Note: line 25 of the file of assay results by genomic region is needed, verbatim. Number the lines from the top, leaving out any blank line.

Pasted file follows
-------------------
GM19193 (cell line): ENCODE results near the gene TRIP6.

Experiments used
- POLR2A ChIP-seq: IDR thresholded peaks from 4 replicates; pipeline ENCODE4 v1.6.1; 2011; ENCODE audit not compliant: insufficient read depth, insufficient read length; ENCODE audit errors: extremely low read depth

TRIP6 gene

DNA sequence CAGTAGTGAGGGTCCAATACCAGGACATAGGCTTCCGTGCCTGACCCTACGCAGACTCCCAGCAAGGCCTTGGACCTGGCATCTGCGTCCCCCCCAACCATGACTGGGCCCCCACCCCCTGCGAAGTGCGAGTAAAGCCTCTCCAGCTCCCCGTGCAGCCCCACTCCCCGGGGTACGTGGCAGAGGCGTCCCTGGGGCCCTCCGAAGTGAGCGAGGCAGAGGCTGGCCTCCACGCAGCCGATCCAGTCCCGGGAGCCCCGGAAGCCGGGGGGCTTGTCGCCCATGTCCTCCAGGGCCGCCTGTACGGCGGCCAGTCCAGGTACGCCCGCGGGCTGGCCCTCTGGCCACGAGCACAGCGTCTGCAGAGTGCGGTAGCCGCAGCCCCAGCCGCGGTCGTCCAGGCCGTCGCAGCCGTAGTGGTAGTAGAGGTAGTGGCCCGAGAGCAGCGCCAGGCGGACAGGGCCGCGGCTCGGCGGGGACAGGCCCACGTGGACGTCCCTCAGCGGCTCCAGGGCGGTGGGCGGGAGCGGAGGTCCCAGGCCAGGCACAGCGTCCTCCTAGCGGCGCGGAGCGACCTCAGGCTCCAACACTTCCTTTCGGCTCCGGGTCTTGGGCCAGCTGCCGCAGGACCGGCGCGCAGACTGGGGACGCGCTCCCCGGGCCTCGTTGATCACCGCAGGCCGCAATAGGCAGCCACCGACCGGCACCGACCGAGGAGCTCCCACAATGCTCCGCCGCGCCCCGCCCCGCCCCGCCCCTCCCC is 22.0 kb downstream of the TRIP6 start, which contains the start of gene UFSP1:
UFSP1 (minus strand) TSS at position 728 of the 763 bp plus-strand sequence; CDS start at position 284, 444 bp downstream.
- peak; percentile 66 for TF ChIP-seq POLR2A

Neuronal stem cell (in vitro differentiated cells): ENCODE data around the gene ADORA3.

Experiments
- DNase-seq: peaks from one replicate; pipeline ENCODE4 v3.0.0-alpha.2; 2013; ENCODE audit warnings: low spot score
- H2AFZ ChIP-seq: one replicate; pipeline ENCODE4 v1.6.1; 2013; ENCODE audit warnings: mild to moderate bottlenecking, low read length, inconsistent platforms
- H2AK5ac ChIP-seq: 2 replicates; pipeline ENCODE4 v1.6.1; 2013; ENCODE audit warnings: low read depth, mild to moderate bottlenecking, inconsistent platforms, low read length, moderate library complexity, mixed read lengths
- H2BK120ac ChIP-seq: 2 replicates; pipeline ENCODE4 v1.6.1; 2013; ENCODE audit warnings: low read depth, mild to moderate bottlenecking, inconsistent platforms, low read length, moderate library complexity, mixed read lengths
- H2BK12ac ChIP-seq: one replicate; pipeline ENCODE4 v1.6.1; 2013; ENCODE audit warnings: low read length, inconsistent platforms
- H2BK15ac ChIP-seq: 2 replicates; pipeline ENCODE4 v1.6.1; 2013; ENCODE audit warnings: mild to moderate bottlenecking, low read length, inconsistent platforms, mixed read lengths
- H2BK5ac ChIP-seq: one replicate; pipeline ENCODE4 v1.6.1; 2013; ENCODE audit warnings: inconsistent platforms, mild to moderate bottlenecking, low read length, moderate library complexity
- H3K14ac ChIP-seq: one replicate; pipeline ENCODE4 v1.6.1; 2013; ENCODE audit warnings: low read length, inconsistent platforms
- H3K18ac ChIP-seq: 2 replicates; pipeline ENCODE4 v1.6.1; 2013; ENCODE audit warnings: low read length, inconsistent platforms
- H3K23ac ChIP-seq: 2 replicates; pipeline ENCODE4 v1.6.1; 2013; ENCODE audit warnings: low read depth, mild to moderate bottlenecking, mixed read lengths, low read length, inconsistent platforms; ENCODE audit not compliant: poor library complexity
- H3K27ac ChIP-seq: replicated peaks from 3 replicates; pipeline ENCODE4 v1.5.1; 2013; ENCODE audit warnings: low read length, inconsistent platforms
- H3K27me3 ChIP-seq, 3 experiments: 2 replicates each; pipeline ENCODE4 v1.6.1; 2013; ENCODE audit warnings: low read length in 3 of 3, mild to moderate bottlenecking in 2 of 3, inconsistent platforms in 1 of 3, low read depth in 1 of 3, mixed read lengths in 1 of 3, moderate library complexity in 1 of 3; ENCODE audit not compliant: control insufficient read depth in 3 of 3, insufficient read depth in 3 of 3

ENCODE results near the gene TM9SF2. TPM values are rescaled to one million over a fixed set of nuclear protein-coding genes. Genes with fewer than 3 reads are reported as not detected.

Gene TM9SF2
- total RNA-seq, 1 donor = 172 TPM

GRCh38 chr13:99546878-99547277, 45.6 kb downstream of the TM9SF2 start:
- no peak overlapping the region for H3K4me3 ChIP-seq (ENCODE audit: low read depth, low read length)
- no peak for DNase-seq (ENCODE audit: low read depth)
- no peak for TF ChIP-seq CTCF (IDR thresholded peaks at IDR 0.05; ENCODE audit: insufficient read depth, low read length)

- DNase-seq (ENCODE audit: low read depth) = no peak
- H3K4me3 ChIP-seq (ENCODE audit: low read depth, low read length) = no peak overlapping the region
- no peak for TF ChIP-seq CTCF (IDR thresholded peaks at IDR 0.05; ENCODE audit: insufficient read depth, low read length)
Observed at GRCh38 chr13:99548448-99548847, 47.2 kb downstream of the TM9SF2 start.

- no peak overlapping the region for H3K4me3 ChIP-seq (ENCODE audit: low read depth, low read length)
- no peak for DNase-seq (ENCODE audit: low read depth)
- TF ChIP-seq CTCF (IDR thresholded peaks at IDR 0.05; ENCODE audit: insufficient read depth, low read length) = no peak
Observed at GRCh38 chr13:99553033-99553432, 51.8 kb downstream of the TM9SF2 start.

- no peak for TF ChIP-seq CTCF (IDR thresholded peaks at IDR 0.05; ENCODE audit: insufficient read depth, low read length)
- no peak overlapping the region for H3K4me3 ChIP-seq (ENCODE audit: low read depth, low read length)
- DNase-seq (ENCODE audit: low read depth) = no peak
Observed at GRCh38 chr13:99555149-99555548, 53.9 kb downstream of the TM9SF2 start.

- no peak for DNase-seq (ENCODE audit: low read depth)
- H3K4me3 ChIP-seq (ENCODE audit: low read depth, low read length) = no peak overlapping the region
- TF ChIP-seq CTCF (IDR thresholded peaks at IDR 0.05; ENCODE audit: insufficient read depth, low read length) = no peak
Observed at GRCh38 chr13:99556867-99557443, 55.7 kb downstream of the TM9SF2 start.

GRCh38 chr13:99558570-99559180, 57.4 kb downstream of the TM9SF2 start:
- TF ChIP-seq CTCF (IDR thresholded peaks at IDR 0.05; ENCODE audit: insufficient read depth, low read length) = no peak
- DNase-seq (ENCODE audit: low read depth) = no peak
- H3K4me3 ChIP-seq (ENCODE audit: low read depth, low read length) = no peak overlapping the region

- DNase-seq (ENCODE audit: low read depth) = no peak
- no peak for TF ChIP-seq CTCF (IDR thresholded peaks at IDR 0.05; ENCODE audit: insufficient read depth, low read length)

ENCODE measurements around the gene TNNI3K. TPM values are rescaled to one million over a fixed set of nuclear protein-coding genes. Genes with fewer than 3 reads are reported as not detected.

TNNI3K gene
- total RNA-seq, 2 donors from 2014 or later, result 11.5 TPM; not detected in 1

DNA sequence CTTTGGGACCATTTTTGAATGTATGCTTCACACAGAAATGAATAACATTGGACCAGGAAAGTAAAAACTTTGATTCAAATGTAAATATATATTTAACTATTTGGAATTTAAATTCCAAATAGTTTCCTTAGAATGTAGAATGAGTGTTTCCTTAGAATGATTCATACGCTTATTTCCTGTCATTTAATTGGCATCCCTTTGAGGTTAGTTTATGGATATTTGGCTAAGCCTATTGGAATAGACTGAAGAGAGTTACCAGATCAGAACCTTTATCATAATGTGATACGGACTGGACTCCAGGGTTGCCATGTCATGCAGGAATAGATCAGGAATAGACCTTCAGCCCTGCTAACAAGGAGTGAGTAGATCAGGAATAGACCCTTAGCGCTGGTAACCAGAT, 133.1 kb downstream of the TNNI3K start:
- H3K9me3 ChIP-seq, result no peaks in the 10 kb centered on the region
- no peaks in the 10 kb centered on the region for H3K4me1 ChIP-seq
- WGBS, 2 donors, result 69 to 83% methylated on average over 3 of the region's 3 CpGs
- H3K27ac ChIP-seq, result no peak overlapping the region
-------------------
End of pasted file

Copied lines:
GRCh38 chr13:99546878-99547277, 45.6 kb downstream of the TM9SF2 start: